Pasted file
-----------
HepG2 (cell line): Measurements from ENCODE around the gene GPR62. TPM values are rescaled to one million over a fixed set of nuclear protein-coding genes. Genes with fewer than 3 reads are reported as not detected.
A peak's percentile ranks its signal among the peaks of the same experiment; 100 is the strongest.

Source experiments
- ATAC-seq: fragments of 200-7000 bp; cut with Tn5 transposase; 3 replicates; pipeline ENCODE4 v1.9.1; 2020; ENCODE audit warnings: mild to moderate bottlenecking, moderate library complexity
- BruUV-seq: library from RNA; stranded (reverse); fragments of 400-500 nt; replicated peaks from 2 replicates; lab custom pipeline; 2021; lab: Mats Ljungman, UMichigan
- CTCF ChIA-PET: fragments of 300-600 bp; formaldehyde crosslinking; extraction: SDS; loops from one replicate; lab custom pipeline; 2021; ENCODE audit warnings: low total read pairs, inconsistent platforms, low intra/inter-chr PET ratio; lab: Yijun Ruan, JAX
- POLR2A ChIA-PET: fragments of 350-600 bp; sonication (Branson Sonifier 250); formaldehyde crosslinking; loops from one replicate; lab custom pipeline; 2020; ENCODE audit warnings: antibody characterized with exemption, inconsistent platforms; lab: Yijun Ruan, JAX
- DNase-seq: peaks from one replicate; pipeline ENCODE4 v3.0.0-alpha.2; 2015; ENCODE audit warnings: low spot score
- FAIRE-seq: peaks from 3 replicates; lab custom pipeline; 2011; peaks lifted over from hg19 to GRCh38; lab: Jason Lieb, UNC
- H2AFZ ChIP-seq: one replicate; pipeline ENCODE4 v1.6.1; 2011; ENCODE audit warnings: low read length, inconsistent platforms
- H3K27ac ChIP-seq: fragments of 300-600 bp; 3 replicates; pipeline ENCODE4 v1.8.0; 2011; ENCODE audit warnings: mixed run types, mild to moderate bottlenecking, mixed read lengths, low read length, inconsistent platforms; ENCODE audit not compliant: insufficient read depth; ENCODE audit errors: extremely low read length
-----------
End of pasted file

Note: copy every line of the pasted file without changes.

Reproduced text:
HepG2 (cell line): Measurements from ENCODE around the gene GPR62. TPM values are rescaled to one million over a fixed set of nuclear protein-coding genes. Genes with fewer than 3 reads are reported as not detected.
A peak's percentile ranks its signal among the peaks of the same experiment; 100 is the strongest.

Source experiments
- ATAC-seq: fragments of 200-7000 bp; cut with Tn5 transposase; 3 replicates; pipeline ENCODE4 v1.9.1; 2020; ENCODE audit warnings: mild to moderate bottlenecking, moderate library complexity
- BruUV-seq: library from RNA; stranded (reverse); fragments of 400-500 nt; replicated peaks from 2 replicates; lab custom pipeline; 2021; lab: Mats Ljungman, UMichigan
- CTCF ChIA-PET: fragments of 300-600 bp; formaldehyde crosslinking; extraction: SDS; loops from one replicate; lab custom pipeline; 2021; ENCODE audit warnings: low total read pairs, inconsistent platforms, low intra/inter-chr PET ratio; lab: Yijun Ruan, JAX
- POLR2A ChIA-PET: fragments of 350-600 bp; sonication (Branson Sonifier 250); formaldehyde crosslinking; loops from one replicate; lab custom pipeline; 2020; ENCODE audit warnings: antibody characterized with exemption, inconsistent platforms; lab: Yijun Ruan, JAX
- DNase-seq: peaks from one replicate; pipeline ENCODE4 v3.0.0-alpha.2; 2015; ENCODE audit warnings: low spot score
- FAIRE-seq: peaks from 3 replicates; lab custom pipeline; 2011; peaks lifted over from hg19 to GRCh38; lab: Jason Lieb, UNC
- H2AFZ ChIP-seq: one replicate; pipeline ENCODE4 v1.6.1; 2011; ENCODE audit warnings: low read length, inconsistent platforms
- H3K27ac ChIP-seq: fragments of 300-600 bp; 3 replicates; pipeline ENCODE4 v1.8.0; 2011; ENCODE audit warnings: mixed run types, mild to moderate bottlenecking, mixed read lengths, low read length, inconsistent platforms; ENCODE audit not compliant: insufficient read depth; ENCODE audit errors: extremely low read length